Microsoft has never been shy in its assertions that the stylus has a place in modern computing, and researchers at the company are working on a new take on the device that would allow it to be used on almost any type of screen. Researcher Andreas Nowatzyk told MIT Technology Review that the concept, developed with his colleague Anoop Gupta, would use a camera embedded in the stylus to track the movement of individual pixels as the device slides across a screen. Mounted at an angle in the stylus, the camera would also be able to generate angle data based on how in — or out — of focus the pixels it's seeing are, with all of the information transmitted back to the host computer wirelessly.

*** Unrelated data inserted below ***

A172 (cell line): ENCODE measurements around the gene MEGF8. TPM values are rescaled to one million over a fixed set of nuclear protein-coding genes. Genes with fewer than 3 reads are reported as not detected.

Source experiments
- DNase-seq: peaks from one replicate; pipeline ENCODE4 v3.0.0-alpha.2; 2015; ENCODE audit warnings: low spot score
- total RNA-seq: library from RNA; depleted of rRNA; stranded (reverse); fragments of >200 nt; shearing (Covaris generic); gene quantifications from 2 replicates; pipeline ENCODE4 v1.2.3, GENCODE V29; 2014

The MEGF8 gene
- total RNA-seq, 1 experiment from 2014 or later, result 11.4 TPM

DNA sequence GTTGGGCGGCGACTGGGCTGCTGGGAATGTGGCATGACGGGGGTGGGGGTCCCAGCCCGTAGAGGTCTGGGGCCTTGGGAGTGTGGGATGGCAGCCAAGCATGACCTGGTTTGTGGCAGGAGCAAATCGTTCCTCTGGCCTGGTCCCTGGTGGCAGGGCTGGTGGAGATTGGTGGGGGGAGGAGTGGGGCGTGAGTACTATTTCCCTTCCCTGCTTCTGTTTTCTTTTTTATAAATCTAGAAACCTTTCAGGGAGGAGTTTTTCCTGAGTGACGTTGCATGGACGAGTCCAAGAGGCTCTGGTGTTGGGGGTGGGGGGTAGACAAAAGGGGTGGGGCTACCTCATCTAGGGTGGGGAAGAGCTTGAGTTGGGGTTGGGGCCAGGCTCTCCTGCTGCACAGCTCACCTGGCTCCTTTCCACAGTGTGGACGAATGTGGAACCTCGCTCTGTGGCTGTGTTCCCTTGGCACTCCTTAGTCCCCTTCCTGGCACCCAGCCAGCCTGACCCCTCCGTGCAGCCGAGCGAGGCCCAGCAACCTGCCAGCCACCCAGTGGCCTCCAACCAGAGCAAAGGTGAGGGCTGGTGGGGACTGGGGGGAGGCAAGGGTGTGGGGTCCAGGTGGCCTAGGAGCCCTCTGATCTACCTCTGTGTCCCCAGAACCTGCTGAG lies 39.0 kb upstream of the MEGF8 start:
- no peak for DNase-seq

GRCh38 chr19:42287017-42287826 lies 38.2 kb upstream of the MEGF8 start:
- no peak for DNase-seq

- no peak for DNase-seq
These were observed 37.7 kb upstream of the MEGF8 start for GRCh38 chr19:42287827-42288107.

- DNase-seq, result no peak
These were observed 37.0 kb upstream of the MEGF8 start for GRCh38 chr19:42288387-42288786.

Of course, tracking its own motion wouldn't do the device much good unless it was able to track where it was on the screen in the first place, and that's where Nowatzyk's concept pulls another optical trick. The software running the display would slightly tweak the brightness pattern of blue pixels, enough to generate a pattern-based map that the stylus could use to orient itself, but not extreme enough to be distracting to the human eye.
Such an adaptable stylus is certainly intriguing, but it's important to note that Nowatzyk's device is still far from a shipping product. According to the researcher, a new type of sensor would need to be built just in order to prototype the concept, and while he tells MIT Technology Review that groups within Microsoft are exploring the creation of such a sensor, no decisions have been made on whether to turn the concept into a true consumer product.